Expensive Ever After: Wedding Costs Soar In High-Inflation Environment
wedding couple
Peter Cade/Getty Images

Couples are slashing their wedding budgets amid rising inflation and other economic phenomena.

According to industry research company The Wedding Report, American couples are slated to hold 2.5 million weddings in 2022 — a 30% hike from the previous year amid the relaxing of COVID-19 restrictions, CNBC reported. Like many other industries, couples preparing to say “I do” must navigate vendors seeking to deal with pent-up demand, supply chain bottlenecks limiting the availability of key items, and rampant consumer price inflation.

According to data from The Wedding Report, spending for weddings increased to $27,063 in 2021 — a 25% increase from $20,286 in 2020. The price increase also corresponds with average guest count rising from 107 to 124.

Between 2020 and 2021, a number of key wedding components saw double-digit price increases:

  • Wedding cakes — 48.5%
  • Wedding venue food — 36.5%
  • Live bands — 37.9%
  • Videographer — 35.5%
  • Wedding venue flowers and arrangements — 33.4%
  • Hotel rooms for after reception — 27.3%
  • Tuxedo rentals and purchases — 20.5%
  • Wedding dresses — 16.5%

Earlier this year, The Knot’s 2021 Real Wedding Study found that couples spent $28,000 on their ceremony and reception. The total cost for attending a wedding increased from $430 in 2019 to $460 in 2021. Couples’ spending per guest also increased from $214 to $266 over the same period.

CNBC interviewed a couple that plans to hold their wedding in Cartagena, Colombia, instead of their native Miami, Florida, to save money. 

“We spent three or four months looking at a lot of different venues and realized that we weren’t going to be able to afford Miami,” Nicole Brandfon said about her upcoming ceremony with fiancé Adam Alonso. “Florida, or anywhere in the U.S., really… if we wanted anything extra it seemed like it was going to be another couple thousand dollars.”

Beyond weddings, inflation has outpaced nominal increases in pay, producing a nearly 3% decline in real wages — stretching Americans’ budgets with respect to food, gas, housing, and other necessities. Experts predict that inflation will continue to plague the American economy.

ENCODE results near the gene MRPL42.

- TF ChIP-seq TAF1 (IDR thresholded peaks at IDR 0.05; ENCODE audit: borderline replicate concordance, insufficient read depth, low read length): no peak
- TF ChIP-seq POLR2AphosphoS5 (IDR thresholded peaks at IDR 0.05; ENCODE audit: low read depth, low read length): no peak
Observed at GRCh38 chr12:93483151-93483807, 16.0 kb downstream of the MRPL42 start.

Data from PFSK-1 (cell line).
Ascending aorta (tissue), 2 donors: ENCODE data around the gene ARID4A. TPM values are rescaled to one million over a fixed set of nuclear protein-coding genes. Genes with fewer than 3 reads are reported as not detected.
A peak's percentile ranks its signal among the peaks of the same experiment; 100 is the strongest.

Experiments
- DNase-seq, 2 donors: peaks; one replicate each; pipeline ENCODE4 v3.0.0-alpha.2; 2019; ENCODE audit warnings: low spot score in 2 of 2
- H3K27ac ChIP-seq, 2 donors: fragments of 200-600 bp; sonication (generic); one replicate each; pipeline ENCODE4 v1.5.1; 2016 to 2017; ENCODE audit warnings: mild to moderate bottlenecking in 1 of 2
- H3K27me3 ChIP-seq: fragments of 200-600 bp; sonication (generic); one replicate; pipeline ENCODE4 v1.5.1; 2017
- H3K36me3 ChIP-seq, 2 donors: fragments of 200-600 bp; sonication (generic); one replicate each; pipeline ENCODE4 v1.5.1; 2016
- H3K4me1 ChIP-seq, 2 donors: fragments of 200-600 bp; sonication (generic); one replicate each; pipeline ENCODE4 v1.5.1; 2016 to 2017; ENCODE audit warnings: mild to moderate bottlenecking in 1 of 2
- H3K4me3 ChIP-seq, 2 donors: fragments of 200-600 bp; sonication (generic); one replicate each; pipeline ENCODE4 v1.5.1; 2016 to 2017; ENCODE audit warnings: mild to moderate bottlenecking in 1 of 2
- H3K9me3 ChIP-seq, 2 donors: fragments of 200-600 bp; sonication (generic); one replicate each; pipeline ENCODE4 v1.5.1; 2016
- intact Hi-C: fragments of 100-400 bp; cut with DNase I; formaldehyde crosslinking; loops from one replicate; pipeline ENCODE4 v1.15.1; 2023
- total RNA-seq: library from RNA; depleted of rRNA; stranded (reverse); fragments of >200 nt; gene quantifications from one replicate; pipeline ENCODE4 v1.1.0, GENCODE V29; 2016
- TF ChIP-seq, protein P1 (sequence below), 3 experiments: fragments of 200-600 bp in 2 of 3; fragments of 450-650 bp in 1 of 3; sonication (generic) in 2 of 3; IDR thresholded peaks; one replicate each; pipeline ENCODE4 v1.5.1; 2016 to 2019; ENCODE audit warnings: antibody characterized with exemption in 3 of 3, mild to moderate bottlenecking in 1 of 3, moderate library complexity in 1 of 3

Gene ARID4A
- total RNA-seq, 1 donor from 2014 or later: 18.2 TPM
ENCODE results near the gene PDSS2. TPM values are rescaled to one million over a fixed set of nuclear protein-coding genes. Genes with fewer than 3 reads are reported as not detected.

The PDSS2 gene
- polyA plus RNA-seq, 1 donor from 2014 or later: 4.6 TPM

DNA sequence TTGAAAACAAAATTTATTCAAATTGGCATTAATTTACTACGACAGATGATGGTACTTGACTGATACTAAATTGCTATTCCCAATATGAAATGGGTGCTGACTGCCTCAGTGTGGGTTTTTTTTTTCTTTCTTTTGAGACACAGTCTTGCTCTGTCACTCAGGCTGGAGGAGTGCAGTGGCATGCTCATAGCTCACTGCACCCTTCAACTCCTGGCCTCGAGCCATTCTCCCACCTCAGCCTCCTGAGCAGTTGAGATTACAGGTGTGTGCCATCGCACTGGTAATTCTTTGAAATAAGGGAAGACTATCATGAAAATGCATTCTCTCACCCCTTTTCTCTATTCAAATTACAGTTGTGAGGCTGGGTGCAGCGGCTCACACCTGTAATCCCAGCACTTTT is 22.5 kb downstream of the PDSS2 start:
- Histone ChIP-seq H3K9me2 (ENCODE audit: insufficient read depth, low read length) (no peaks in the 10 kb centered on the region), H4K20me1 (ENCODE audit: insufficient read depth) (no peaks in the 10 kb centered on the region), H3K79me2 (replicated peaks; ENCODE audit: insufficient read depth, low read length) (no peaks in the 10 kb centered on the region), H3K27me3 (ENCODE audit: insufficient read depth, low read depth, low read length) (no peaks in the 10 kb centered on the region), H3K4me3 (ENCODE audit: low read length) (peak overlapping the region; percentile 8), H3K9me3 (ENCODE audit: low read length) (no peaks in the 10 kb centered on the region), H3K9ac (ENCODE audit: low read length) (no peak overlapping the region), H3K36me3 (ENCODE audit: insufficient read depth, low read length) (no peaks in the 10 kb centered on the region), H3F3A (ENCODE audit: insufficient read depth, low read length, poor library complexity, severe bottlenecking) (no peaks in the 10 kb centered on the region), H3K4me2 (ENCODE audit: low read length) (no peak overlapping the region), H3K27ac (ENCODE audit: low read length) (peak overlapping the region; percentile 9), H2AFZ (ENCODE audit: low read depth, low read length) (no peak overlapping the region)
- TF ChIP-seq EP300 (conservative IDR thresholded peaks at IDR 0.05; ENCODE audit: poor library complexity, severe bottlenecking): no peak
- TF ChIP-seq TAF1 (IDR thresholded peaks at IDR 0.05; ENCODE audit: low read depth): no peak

“Inflation, as we all know, when it gets in the system, it’s very hard to get it out,” billionaire investor David Rubenstein said on Fox News. “It takes a long time to get it out, can take a couple of years.”

“So now I don’t think the inflation rate this year will be what it was last month or so. I don’t think we’re going to have 8% annualized rate of inflation, but I suspect something around 5% is probably not unlikely, maybe even 6%,” he added.

To curb rising price levels, the Federal Reserve increased interest rates by a half point on Wednesday — which marked the largest rate hike since May 2000 and followed a quarter point increase from near-zero levels two months ago.

“Inflation is much too high,” Fed Chairman Jerome Powell said at a news conference. “We understand the hardship it is causing, and we’re moving expeditiously to bring it back down. We have both the tools we need and the resolve that it will take to restore price stability on behalf of American families and businesses.”

Broadly speaking, inflation has eroded Americans’ approval of President Joe Biden. A recent poll found that 94% of Americans were either “upset” or “concerned” about the impact of skyrocketing inflation, while a slim 28% approved of Biden’s approach toward price levels.

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